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Chevrolet Bolt Shows GM Is Serious About Making the EV Mainstream

— January 30, 2017

Electric Vehicle 2A decade ago, the documentary Who Killed the Electric Car? chronicled General Motors’ (GM’s) decision to repossess all of the existing EV1s from the small but loyal group of customers that had been leasing the pioneering battery electric vehicle (BEV). Ever since, skeptics have doubted the company’s true commitment to making BEVs—the Volt had an internal combustion engine, and the Spark EV was viewed by most as a compliance car. Wonder no more, because the 2018 Chevrolet Bolt demonstrates that GM is committed to making the BEV mainstream.

While Tesla has made big promises with the upcoming Model 3, GM has pulled ahead by now delivering Bolts to customers. Sales of plug-in EVs (PEVs) have fallen far short of the projections made when automakers revealed the first wave of modern BEVs at the beginning of the decade. Nonetheless, cumulative sales for Tesla, GM, and Nissan are beginning to approach the 200,000 level that will trigger a phaseout of federal tax credits. When that happens, the effective price for consumers will jump by $7,500, and PEVs will truly have to stand on their own merits in order to attract buyers.

Lessons Learned

As the first dedicated BEV developed by GM since the EV1 in the early 1990s, GM has applied lessons learned from its prior efforts and observations of what has happened with competitors. “The Bolt program was launched more than 4 years ago with a decree from then-CEO Dan Akerson to deliver an appealing car with a 200-mile electric range and $30,000 price point,” said Stuart Norris, managing director of the GM Korea Design Studio. Norris’ design team, along with the engineering teams in South Korea and Michigan, had a clean sheet of paper to work with.

Seeing the global market trends of increasing urbanization, the growth of ride-hailing services, and the rising consumer preference for higher-riding crossover vehicles all helped to define the general form factor of the Bolt. Advances in battery and electronics performance and cost enabled the team to meet their targets.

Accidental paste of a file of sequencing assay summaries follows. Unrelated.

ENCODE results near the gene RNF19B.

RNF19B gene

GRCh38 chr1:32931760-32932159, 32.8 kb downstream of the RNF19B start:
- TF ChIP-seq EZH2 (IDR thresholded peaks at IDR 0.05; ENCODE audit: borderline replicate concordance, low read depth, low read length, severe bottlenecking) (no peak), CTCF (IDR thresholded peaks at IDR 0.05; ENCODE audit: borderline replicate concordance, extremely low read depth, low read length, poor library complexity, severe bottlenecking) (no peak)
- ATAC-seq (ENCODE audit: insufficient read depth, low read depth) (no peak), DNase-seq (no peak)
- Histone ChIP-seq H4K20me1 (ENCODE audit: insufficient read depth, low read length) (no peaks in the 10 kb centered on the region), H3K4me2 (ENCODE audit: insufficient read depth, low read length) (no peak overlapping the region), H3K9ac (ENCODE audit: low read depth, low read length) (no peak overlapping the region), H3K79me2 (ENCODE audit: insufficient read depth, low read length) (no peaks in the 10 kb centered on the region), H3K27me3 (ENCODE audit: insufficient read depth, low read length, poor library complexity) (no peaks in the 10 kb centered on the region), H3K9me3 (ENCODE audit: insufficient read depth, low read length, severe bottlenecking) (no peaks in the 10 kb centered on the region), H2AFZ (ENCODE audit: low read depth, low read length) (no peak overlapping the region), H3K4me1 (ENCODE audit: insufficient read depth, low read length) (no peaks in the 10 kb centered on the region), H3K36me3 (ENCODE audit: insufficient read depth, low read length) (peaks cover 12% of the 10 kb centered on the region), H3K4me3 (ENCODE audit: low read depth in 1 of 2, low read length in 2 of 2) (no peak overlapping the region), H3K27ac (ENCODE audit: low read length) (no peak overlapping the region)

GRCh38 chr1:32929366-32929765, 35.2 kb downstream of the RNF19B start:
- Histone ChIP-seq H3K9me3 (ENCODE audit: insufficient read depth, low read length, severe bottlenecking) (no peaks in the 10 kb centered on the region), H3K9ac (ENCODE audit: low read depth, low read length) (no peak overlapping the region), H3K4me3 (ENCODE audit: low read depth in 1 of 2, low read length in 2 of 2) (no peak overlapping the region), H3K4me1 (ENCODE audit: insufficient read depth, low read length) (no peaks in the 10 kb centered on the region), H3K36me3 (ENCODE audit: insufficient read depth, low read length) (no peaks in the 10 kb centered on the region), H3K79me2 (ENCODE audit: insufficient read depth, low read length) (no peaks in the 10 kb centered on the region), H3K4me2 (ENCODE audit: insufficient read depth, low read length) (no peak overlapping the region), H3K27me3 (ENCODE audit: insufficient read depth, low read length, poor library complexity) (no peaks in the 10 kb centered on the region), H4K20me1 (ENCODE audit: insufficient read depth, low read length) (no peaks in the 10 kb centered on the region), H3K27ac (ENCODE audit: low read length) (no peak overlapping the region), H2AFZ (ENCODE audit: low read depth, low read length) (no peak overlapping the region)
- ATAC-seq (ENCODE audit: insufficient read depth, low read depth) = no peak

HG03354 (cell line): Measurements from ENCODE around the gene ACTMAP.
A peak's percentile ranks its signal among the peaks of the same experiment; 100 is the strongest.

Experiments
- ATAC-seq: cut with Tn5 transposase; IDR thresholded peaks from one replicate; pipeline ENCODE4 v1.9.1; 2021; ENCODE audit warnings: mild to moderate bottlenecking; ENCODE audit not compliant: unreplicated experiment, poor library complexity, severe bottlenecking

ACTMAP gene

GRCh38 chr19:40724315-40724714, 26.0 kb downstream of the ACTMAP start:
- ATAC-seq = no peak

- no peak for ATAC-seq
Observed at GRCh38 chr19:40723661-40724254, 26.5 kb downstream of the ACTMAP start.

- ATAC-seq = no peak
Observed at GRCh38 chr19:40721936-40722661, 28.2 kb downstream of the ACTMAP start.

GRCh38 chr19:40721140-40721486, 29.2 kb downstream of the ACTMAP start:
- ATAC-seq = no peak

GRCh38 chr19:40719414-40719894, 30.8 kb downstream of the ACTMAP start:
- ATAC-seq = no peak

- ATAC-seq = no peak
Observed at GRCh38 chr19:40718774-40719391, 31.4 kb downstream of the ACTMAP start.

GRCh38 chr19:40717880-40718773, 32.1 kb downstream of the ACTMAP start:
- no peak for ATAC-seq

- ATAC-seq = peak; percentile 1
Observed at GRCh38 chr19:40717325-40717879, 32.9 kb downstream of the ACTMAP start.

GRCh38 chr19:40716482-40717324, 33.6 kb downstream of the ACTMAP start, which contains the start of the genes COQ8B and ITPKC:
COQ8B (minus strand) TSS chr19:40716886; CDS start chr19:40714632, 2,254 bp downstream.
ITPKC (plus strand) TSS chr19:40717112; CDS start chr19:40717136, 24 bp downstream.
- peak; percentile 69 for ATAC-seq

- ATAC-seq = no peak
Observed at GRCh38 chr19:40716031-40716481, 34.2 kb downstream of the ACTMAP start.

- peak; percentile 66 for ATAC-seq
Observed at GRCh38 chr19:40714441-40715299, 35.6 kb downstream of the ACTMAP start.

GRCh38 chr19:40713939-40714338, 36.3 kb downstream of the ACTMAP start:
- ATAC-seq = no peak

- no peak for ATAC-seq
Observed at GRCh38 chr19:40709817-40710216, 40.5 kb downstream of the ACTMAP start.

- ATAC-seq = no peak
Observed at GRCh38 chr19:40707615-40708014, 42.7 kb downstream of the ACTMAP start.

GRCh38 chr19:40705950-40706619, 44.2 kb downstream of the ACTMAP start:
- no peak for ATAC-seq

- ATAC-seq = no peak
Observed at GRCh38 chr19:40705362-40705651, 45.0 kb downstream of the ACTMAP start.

A comparatively small footprint in line with B-segment models like the Honda Fit means the Bolt occupies less space on the road. At the same time, its tall stance means there is ample room for at least four adults in its 95 cubic foot passenger volume. Smart packaging means it actually exceeds the 94 cubic feet of cabin volume in the much larger Tesla Model S, and it’s easy to get in and out for passengers of ride-hailing services like Lyft, in which GM is an investor.

Practical and Appealing

Performance is a big Tesla selling point, especially the oft-heralded “Ludicrous” acceleration. However, the much larger external dimensions and mass of the Model S mean that it’s not so nimble on twisty mountain roads or as maneuverable in tight urban areas like San Francisco. At half the price of the least expensive Model S, the Bolt doesn’t offer quite the same thrust, but with 200 horsepower and 266 lb.-ft. of instantly available torque, the Chevy still gets to 60 mph in under 6.5 seconds. More importantly, it handles both mountain passes and urban centers deftly, and based on a first drive, use of the low mode with its extra regenerative braking can boost the vehicle’s charge range well beyond the EPA-estimated 238 miles.

The launch of the Bolt and Model 3 has inspired other automakers to rethink their EV plans and boost the planned range to over 200 miles. If everyone can make their EVs as practical and appealing to drive as the Bolt, we may finally see a surge in sales that makes the emissions-free vehicle a mainstream reality.